Today's running order
Panorama broadcasts its undercover expose into Medway secure training centre in Kent tonight. Seven members of staff at the facility run by security group G4S have been suspended amid allegations of abuse and mistreatment of youngsters. Mark Easton is the BBC’s Home editor and Penelope Gibbs is a former magistrate who set up Transform Justice and chairs a group of organisations which campaign for youth justice.
The British authorities are now applying for his extradition from Ghana of Arthur Simpson-Kent, the partner of the Eastenders actress Sian Blake, so he can be brought back to the UK to be questioned about her death and the death of their two children. The BBC's Africa correspondent Alastair Leithead has been on the trail of the 48-year-old along the Atlantic coast of Ghana.
Over 100 Senior Anglicans have signed an open letter to the Archbishops of Canterbury and York, calling on the Church of England to repent of its treatment of LGBT Christians as 'second class citizens' over issues of sexuality. Speaking on the programme is Justin Welby, Archbishop of Canterbury.
In just over 24 hours junior doctors are planning to go on strike - the first of such strike in the NHS for forty years. Rob Webster is chief executive of the NHS Confederation.
A facility for 1500 migrants will open in the so-called “jungle” camp in Calais this morning. Jean-Marc Puissesseau is CEO of the Port of Calais and Vickie Hawkins is executive director of MSF - she returned from Dunkirk camp last week.
The Big Short is a film about four individuals - played by Brad Pitt, Christian Bale, Ryan Gosling and Steve Carrell - who predicted the credit and housing bubble collapse of the mid 2000s and decided to take on the banks to expose their greed and lack of foresight. Speaking live in the studio is Michael Lewis, the international bestselling author of Liar’s Poker, Moneyball and The Big Short.
Later this week the World Anti-Doping Agency is due to publish the second part of its report into doping. Ed Warner is chairman of UK Athletics.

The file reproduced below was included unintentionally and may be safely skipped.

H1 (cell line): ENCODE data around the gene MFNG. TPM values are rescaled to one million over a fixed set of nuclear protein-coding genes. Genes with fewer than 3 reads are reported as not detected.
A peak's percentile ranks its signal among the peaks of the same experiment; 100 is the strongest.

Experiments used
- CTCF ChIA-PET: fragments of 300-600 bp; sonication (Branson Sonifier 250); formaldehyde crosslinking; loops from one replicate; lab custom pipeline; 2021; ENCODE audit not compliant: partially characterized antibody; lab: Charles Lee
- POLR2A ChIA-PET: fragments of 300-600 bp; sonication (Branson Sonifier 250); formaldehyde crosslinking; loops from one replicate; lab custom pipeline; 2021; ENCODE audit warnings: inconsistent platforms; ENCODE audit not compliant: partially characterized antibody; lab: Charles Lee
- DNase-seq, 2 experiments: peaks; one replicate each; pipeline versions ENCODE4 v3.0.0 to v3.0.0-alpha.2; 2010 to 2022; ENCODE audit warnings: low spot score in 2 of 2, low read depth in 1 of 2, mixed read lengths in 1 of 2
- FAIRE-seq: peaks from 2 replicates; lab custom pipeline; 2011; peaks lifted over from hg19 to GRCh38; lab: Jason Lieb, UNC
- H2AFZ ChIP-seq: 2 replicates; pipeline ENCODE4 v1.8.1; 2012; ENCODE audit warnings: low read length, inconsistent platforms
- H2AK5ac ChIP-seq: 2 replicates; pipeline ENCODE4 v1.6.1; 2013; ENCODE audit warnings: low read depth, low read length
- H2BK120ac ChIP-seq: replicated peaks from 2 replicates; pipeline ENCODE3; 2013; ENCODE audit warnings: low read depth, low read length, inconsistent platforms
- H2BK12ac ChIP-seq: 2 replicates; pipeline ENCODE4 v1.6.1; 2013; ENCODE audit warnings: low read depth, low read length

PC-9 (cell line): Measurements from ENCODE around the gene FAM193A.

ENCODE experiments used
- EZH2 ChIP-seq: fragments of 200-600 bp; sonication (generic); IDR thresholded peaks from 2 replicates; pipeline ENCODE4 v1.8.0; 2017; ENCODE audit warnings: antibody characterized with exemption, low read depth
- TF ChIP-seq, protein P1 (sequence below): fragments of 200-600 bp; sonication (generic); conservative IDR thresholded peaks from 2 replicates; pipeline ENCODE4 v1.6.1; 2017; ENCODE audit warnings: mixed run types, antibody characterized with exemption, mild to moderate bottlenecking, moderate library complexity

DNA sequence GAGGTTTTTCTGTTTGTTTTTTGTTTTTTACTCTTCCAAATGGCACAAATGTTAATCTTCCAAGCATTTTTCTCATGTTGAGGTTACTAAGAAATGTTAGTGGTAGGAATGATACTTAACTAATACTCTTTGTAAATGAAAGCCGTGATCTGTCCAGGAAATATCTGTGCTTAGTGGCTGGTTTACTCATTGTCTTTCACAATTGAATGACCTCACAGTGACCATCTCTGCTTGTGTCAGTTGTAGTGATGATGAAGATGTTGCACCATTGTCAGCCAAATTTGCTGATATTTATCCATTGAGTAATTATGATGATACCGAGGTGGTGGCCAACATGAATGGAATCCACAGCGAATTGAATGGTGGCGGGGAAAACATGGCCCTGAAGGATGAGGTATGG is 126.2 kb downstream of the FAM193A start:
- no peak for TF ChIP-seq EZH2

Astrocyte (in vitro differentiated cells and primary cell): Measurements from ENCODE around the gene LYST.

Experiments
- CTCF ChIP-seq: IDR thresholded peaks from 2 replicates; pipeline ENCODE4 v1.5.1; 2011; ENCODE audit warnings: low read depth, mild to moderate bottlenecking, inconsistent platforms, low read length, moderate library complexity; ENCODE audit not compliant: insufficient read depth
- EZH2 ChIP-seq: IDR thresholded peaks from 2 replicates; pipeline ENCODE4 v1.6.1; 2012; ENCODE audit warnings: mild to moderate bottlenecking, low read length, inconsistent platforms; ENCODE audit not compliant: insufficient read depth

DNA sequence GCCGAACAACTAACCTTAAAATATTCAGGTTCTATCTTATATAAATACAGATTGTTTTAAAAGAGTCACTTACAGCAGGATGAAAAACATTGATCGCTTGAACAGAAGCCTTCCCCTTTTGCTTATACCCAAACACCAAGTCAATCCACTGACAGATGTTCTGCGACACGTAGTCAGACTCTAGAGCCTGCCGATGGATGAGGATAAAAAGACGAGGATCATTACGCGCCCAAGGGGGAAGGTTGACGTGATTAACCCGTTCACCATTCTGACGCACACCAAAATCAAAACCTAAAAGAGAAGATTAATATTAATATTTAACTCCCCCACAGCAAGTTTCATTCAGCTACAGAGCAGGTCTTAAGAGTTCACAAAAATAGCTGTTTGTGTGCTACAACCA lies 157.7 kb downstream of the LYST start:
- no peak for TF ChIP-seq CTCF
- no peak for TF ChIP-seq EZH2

The election of Jeremy Corbyn as Labour leader would - we were promised - see the birth of a new kind of politics. However, in recent days and weeks his party has been absorbed by splits, sackings and resignations - some very old fashioned politics. Speaking live in the studio is Labour leader Jeremy Corbyn.
The Syrian town of Madaya is being given some relief today - aid due to arrive there for the first time since October. Lyse Doucet is the BBC’s chief international correspondent.
The torrential rain may have stopped but the recovery work will go on for a very long time in northern England. Experts say the events will lead to different approach to flooding. Our North of England correspondent Danny Savage was in Cumbria on the night it all started.
In her new book Dark Matter and the Dinosaurs, Professor Lisa Randall combines a sweeping evaluation of what we already know about the physics of the Universe with a ground-breaking new theory – that dark matter is ultimately responsible for the extinction of the dinosaurs. Speaking live on the programme is Professor Lisa Randall, theoretical physicist from Harvard University.
True to his reputation as a film geek, Quentin Tarantino filmed The Hateful Eight in an obscure format - 70 mm Panavision - last used decades ago in films such as Ben Hur. As well as giving audiences an ultra-wide viewing screen it has meant a dusting-off of old skills for the projectionists. Michael Mannix is a projectionist in central London and Paul Coletti went to meet him.
Around 100 of the UK's worst so-called “sink estates” could be bulldozed to make way for better homes as part of a blitz on poverty unveiled by David Cameron in a speech later this morning. Hilary Cottam set up Participle, a group that worked on schemes with councils around the UK and Baroness Philippa Stroud is chief executive of think tank the Centre for Social Justice.
All subject to change.